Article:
Is Delhi prepared for calamities?

Recently, Delhiites felt tremors after a moderate earthquake hit the city, which measured five on the Richter scale.

Late last year, the National Disaster Management Authority (NDMA) also warned that if an earthquake measuring eight on the Richter scale occurs in the seismically-active Himalayan states from Jammu and Kashmir to Arunachal Pradesh, more than eight lakh people may die and 50 lakh people will be injured.

This means that the national Capital, which has witnes­sed several low-magnitude quakes in the recent times, has to be prepared at all times for a natural disaster since it is difficult to predict when an earthquake would occur. But, the moot question here is – Is Delhi prepared for such disasters? The answer is no!


The entire Himalayan region is seismically very active and during a span of 53 years between 1897 and 1950, four major earthquakes, (Shillong -1897, Kangra -1905, Bihar-Nepal -1934 and Assam - 1950) exceeding magnitude of eight on the Richter scale occurred in the region causing vast devastation.


Dr Netrananda Sahu, Assistant Professor, Department of Geography, University of Delhi, said, “Not only Delhi, the entire country is not prepared to handle a mass-level earthquake. The buildings are not constructed keeping in mind the principles of earthquake, they should be resistant to seismic activity.

The Government too is not doing anything about it. They are only focusing on rescue and relief work. If they know that certain areas are vulnerable, then why are they not doing anything? Why are they waiting for a quake to happen and then start reacting? There should be a master plan and regulations to construct buildings. The plans for constructing a building should be sanctioned only after the builders meet certain guidelines, like weight of the building, materials used, etc.”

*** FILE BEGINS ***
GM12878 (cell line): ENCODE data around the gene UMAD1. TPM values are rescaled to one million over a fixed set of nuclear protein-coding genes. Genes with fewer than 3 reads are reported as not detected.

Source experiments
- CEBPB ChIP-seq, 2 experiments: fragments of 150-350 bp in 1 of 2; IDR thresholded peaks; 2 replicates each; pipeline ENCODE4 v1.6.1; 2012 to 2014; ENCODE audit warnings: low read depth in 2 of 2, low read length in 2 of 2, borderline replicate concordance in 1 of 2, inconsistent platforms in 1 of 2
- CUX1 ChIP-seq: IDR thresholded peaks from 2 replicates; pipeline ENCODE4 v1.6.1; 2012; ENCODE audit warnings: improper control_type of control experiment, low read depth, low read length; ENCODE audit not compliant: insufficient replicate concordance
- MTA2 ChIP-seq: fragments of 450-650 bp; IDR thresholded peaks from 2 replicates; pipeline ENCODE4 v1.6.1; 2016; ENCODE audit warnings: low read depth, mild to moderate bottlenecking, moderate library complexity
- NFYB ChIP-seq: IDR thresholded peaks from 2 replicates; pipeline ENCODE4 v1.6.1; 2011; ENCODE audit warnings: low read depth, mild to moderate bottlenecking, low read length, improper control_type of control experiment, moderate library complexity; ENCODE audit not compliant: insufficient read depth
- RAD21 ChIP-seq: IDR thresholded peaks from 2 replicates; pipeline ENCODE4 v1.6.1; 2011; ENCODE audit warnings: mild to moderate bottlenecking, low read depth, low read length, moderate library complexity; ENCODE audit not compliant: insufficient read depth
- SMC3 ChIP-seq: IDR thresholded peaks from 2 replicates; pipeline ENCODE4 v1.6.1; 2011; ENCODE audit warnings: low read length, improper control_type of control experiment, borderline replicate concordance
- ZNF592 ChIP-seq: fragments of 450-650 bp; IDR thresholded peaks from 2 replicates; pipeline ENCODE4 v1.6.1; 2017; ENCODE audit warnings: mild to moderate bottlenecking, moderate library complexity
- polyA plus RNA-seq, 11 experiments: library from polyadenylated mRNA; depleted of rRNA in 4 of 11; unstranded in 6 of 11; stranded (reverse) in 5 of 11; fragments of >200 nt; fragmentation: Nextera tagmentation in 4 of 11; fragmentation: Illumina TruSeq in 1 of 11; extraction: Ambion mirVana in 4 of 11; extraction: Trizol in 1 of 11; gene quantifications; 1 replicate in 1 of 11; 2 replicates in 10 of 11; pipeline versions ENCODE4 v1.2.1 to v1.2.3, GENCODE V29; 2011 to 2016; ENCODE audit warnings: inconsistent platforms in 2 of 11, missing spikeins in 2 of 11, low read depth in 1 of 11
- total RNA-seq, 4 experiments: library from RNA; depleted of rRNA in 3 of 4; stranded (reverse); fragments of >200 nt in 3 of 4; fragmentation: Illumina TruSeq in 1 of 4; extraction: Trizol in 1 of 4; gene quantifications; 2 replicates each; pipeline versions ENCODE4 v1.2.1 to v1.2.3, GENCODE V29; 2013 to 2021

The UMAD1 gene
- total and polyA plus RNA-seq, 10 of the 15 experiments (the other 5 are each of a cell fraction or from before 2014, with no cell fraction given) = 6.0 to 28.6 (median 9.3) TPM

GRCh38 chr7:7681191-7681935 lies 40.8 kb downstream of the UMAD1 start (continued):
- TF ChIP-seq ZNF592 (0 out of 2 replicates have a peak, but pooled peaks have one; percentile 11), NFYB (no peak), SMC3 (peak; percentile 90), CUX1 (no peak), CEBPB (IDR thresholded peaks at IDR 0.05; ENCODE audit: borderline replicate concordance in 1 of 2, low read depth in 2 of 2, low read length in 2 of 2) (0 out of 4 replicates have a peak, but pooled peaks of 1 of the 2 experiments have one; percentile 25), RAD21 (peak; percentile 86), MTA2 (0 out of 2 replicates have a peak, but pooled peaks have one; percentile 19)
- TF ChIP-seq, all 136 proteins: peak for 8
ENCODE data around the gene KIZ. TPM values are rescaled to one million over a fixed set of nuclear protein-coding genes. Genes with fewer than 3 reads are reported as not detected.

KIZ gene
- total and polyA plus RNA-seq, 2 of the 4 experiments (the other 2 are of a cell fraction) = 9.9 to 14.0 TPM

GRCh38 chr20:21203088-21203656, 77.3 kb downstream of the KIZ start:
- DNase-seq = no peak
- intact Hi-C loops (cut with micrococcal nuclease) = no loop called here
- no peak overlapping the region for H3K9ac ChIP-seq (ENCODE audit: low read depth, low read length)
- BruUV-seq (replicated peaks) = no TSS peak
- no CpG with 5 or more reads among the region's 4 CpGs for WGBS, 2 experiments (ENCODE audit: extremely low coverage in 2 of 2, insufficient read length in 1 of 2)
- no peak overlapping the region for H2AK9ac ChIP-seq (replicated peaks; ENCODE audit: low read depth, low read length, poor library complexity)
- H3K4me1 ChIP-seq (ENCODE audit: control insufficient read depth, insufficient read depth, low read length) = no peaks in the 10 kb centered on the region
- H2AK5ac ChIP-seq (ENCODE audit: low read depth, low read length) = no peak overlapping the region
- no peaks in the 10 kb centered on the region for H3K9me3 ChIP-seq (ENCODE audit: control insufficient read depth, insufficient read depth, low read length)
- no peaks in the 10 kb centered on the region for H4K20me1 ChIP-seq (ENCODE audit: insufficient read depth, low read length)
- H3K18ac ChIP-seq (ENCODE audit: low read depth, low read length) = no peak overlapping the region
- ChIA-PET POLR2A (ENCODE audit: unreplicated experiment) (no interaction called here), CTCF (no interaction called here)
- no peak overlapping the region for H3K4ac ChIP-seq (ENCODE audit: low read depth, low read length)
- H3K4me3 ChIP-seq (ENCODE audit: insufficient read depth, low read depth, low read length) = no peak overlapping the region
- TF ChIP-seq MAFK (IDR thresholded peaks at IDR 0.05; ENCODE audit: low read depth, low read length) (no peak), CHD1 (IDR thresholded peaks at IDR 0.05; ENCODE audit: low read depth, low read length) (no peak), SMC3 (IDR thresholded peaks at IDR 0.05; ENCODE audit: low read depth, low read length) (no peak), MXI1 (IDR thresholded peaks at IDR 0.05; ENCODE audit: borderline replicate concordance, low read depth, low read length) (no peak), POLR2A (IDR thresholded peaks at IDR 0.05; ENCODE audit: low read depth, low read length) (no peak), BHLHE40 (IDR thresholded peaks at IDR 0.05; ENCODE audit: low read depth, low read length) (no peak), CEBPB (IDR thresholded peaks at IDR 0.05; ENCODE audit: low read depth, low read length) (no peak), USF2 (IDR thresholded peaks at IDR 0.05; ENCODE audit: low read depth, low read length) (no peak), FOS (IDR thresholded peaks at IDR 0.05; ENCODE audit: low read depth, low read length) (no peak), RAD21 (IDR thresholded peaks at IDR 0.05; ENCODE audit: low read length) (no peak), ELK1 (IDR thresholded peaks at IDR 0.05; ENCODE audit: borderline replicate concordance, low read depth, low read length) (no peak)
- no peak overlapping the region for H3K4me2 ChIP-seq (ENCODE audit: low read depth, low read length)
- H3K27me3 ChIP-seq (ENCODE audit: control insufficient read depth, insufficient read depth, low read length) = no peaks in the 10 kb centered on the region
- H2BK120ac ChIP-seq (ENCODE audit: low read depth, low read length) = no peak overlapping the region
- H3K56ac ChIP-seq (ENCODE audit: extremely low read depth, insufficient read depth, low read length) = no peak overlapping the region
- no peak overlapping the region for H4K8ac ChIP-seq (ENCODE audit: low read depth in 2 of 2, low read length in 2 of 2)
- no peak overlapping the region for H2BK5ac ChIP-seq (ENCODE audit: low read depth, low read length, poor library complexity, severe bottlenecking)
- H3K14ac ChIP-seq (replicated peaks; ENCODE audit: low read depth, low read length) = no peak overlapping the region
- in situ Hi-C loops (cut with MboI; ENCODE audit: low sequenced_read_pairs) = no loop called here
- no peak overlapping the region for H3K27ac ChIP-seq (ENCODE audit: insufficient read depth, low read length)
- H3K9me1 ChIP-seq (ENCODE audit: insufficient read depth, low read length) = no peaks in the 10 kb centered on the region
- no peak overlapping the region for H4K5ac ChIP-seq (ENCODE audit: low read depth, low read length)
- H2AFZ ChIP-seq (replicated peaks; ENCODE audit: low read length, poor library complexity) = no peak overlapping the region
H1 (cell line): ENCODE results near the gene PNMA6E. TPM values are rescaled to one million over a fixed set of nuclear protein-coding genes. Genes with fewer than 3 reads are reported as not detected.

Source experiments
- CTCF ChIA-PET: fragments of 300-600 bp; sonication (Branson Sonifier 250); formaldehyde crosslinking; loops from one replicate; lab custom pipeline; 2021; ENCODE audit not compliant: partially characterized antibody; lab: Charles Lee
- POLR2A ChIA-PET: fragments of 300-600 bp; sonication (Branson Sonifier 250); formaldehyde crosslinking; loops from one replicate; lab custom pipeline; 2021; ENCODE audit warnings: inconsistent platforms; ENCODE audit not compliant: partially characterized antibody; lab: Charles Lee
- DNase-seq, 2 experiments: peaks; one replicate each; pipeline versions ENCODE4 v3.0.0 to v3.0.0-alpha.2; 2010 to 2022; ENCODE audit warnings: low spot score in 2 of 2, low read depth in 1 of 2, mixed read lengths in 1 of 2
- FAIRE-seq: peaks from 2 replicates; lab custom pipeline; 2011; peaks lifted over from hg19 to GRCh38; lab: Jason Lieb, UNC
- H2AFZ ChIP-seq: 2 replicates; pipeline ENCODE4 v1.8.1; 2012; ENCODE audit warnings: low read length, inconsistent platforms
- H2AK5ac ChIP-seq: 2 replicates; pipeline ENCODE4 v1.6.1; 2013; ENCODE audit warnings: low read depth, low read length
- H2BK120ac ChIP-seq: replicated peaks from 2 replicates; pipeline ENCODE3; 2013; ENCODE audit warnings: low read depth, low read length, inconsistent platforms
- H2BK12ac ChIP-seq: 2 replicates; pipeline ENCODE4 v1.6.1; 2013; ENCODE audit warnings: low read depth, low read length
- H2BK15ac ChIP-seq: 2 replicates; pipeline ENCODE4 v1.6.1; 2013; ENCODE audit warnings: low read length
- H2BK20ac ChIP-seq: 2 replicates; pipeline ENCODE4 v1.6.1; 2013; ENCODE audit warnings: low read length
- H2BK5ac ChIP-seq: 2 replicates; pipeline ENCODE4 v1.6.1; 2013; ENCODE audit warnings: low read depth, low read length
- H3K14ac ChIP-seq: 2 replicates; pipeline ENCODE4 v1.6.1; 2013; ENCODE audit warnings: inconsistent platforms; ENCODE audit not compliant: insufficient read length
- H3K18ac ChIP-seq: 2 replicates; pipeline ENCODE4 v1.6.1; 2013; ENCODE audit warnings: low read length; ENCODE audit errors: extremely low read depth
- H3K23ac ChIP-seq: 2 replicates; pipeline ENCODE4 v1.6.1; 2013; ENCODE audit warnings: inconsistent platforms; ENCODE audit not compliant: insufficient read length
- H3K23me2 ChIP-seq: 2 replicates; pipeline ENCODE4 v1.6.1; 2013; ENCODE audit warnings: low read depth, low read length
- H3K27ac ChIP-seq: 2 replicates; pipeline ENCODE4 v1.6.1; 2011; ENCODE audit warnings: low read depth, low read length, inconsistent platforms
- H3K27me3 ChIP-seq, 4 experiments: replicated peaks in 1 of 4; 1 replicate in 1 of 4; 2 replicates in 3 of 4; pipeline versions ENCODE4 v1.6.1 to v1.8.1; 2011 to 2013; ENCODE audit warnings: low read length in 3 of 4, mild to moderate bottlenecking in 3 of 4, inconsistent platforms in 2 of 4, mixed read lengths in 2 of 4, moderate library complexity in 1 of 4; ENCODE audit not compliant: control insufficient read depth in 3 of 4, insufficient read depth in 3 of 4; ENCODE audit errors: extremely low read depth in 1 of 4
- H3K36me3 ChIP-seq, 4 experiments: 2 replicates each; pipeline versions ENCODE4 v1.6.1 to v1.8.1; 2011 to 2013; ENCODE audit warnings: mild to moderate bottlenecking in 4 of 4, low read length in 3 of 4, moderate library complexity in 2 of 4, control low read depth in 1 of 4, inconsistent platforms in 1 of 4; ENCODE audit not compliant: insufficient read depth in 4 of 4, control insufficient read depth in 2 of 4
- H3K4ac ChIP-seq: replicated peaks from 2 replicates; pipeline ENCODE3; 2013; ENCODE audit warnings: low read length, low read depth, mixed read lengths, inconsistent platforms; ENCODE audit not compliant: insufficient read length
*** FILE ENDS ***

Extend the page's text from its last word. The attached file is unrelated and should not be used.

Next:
The country has been classified into different zones indicating the intensity of damage or frequency of earthquake occurrences. Delhi comes under Zone IV. These zoning maps indicate the seismic coefficient that could be adopted for design of buildings in different parts of the country.

These maps are based on the intensity of quakes, their occurrence, geology and tectonic activity in a country. Environmentalist Sarvada­man Oberoi too blames the faulty constructions in the City. “We are seeing increasing number of multi-storey buildings coming up in the city which are not complying with the rules and regulations of construction.

Every builder should get the Structure Stability Certificate for constructing the buildings or else the authorities should just demolish the illegal construction, he said.

Another alarming thing, he pointed out, is the depleting ground water which will eventually lead to dry soil. “Water gives strength to the soil and if the base becomes brittle, the whole building will collapse and sink inside the ground, which can be a very dangerous situation.”

Metrolife spoke to an official from the National Disaster Management Authority (ND­MA) on Delhi’s level of prepar­edness to meet such calamities and the steps being taken to handle such situations.
“We are actually not doing anything. We have been told not to do anything,” was the shocking response of the official, requesting anonymity because they were not authorised to speak to the media.

“There is absolutely zero work going on in terms of disaster management,” the official said. “The Government is just not serious about this issue on which lives of thousan­ds of people depends. Even for top positions, replacements haven’t been made by the government. If officials are not there, then who will give us command to work? We have also stopped doing all the rescue drills which we used to carry out at Metro stations and buildings,” the official added.

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